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As the bend in the tube was near to the prospective mitre I was not able to clamp it adequately for a machine mitre in the lathe (which I had used for the main tubes) so it was back to paper templates. I brazed the stays one at a time because of difficulties clamping them adequately in the jig, but had another problem to overcome in as much as the rear axle spacing is 107mm! I then had to turn a new axle of 110mm to clamp the rear dropouts. I actually used the hooded style dropouts for the first time, usually used for Tig welding but easier to braze on this occasion because of the diameter of the chain stays.
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Next step is to check the spacing and adjust if necessary, also good idea to make sure the wheel actually fits, then move on to the seat stays. This also required a bend though not as drastic and again guided by a simple full sized drawing of the wheel.
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Having bent the seat stays I did the tricky mitres by hand then used the tracing paper method described elsewhere to transfer the mitre to the opposite stay to save a lot of time. Again to do this you need accurate centre lines on both stays to line up the transfer paper just like with any mitring operation. I have found the easiest and most accurate way to draw centrelines is to use a surface plate and height gauge. I can only accommodate a small surface plate in my space but find it very useful. You can scribe a line simply by lightly scraping along the top of the tube then running over it with ink, or measuring the thickness of the tube, moving the scriber down to half thickness and scribing along the tube lightly then again marking with ink if required. This last method isn’t in fact easy as the tube tends to roll but in the case where it has been bent it lies flat and doesn’t move.
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At this point I had thought the frame pretty much finished but on checking the spacing found the right chain stay had pulled outwards a bit. attempts to rectify this provoked a near disaster which is referred to in the Mea Culpa section of the site.
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Brake bridge added and yet again the fancy Anvil brake bridge holder was far to big to fit into the frame so back to the hard way.
After brazing that in and the seat collar, head tube rings and cable routing cover caps it is done. I forgot to take a picture of it cleaned up before I took it for painting.
I now plan to make a handlebar stem while it is away.

Aluminium Handlebar Stem
My first attempt at an aluminium stem for which I chose a ‘top loading’ BMX style design which I thought would be the easiest to machine.
Start with a drawing! (on paper in my case) then milling the aluminium block to absolute squareness.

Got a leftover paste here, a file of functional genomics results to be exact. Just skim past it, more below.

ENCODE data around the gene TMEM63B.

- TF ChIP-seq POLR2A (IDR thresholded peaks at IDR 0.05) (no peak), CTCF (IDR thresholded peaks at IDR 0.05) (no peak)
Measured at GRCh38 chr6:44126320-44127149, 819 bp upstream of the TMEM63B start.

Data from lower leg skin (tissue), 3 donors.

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Followed by marking and drilling all the holes required.
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I then set up the handlebar and steerer holes on the lathe using the original drills to centre them. I used metric drill so the holes would be slightly undersize and to ensure they would finally be exact I finished them off with accurate reamers.
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I them smoothed the corners with a radius mill and set about cutting off the faceplate and the steerer slot with slitting saws on the mill. A bandsaw would be a lot easier but I don’t have one and although slitting saws do not give a perfect result they are a lot better than a hand saw.
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A little more shaping in the mill followed by sanding and a final polish. I found a tiny bit of light filing followed by a maximum of 240 grit emery strip to start was enough prior to final buffing of the aluminium.
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During assembly I ended up using the jig BB holder with the adapter I had made to press fit the oversize bottom bracket

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Final result

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In retrospect I would avoid a 14 inch wheel design and opt for 12,16 and eventually 20 inch which have a much better selection of wheels and parts.

2 Comments

Charlie Merivale

about 4 months ago

Hi Stephen, I hope all well. I had meant to drop you a line post Bespoked, but, as they say, life happened. I found this a really helpful article. I'm currently wanting to get a 650b in close, but at 42mm have clearance issues. Your article arrived just in time! I've also got lathe envy! Best wishes, Charlie.

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Stephen Hilton

about 4 months ago

Dear Charlie, I'll post my observations on the tube bender, may put you off! With 3 days at Bespoke you must have contracted the 650b virus. Stephen